For as long as I’ve been following the band, the story on Absurd Minds has been that they either picked up the melodic electro baton from Project Pitchfork, or straight swiped it from them if you’re being uncharitable. That makes assessing any new recording by them a different exercise than usual; the similarity between Absurd Minds and mid-period Pitchfork benefits them from a nostalgia standpoint, but also makes albums harder to judge on their own merits. 2020’s Sapta isn’t easier than their last few LPs to parse in that regard, although it does show the now 25 year old act’s mastery of the form they’ve chosen to work in.
If you came to Absurd Minds for big, melodic electro numbers with deep teutonic vocals in mildly awkward English, good news: Absurd Minds deliver that with aplomb across all twelve tracks of Sapta. Opener “Carry the Flag” sets the tone with smooth production that includes cinematic strings just this side of tasteful and a structure that emphasizes the track’s uplifting melody. At numerous points the band invokes rock sounds as on “Dead End” and “Descent”, with muted guitars and more traditional drum patterns, a mode that fits them well with their emphasis on big builds and pop song structures.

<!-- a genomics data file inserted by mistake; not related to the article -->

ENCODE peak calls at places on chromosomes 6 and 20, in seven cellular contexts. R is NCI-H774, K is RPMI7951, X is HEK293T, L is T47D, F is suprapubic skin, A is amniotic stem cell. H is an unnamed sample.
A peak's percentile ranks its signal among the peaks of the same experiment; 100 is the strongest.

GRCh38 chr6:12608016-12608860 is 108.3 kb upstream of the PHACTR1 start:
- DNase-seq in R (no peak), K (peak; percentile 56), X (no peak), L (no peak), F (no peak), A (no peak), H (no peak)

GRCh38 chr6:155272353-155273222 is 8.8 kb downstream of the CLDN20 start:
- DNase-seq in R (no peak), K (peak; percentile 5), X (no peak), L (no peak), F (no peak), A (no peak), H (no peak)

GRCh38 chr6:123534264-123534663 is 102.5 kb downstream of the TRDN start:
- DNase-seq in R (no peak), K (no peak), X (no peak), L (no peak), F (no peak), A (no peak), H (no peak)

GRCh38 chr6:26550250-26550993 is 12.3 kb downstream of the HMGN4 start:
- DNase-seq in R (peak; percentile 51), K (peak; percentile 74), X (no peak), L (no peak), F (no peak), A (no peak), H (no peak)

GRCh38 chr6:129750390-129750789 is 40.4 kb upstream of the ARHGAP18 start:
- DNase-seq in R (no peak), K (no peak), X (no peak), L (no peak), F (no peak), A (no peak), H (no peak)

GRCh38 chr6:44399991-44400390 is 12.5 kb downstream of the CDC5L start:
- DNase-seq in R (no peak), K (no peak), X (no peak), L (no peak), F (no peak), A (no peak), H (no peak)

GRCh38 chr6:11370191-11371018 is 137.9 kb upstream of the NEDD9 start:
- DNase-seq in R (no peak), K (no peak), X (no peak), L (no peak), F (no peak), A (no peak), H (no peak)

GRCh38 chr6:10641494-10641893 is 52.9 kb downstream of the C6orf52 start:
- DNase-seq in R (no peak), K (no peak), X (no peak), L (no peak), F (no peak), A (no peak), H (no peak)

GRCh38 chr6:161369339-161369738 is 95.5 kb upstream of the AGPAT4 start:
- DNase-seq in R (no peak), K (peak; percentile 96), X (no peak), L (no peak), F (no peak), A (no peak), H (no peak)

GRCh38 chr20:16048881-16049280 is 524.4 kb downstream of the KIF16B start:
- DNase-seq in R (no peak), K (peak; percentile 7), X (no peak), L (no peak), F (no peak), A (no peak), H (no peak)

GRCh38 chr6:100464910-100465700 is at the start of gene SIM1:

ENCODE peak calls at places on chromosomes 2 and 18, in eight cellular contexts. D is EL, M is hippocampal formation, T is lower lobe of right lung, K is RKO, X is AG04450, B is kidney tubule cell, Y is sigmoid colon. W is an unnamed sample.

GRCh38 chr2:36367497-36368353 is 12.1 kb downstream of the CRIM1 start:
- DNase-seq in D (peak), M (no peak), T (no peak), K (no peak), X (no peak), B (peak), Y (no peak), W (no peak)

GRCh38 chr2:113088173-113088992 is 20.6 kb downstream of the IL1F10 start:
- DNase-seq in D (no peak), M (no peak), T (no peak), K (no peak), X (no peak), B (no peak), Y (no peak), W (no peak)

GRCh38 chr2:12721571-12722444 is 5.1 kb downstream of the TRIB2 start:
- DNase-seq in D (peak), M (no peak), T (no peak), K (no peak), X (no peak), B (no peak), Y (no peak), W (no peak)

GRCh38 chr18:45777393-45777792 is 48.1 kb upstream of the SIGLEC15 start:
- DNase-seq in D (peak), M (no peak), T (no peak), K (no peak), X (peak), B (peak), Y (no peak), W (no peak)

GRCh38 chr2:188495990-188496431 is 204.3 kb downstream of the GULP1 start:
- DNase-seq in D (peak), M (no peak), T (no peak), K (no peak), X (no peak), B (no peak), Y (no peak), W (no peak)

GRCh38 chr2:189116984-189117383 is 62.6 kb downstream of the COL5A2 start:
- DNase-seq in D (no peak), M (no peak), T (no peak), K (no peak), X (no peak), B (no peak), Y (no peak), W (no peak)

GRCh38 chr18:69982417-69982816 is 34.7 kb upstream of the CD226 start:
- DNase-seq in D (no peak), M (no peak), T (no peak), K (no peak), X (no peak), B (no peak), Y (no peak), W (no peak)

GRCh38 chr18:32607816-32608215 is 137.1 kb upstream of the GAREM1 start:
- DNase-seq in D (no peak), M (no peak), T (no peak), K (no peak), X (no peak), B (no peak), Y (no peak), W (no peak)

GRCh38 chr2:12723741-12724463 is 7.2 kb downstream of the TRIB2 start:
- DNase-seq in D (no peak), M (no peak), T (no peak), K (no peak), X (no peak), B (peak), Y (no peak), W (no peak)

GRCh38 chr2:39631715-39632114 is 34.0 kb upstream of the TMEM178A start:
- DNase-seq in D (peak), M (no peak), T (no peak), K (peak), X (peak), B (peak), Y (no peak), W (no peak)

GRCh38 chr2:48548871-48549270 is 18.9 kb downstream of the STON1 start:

While you can’t take anything from the band in terms of how good they are at doing the thing they’re most well known for – from a production and and design standpoint the record sounds wonderful – there are diminishing returns from a listening standpoint. To wit, Absurd Minds write and perform one kind of vaguely melancholy electro song basically throughout, and the variations in execution can’t totally distinguish each instance. Which is a shame, really: a ballad like “Prayers” is lovely, but its distant percussion, tweaky synths and dark pads lose something when wedged between the autopilot Pitchforkisms of “Turning Away” and the soppy French-language number “Mouvement”. Each track works fine in a vacuum but they all start to blur together when listening in sequence. This problem is exacerbated by how similar many of the individual melodies are, with no hooks or choruses standing out from any of the others.
Sapta is, then, a record that is both exceptionally good in its aims, while also suffering from its chosen focus. Absurd Minds deserve full marks for effort and for just how good they are at making the kind of record we all expect from them. As a pure listening experience it’s pleasant, its baseline level of quality high enough to excuse the fact that it infrequently rises above it.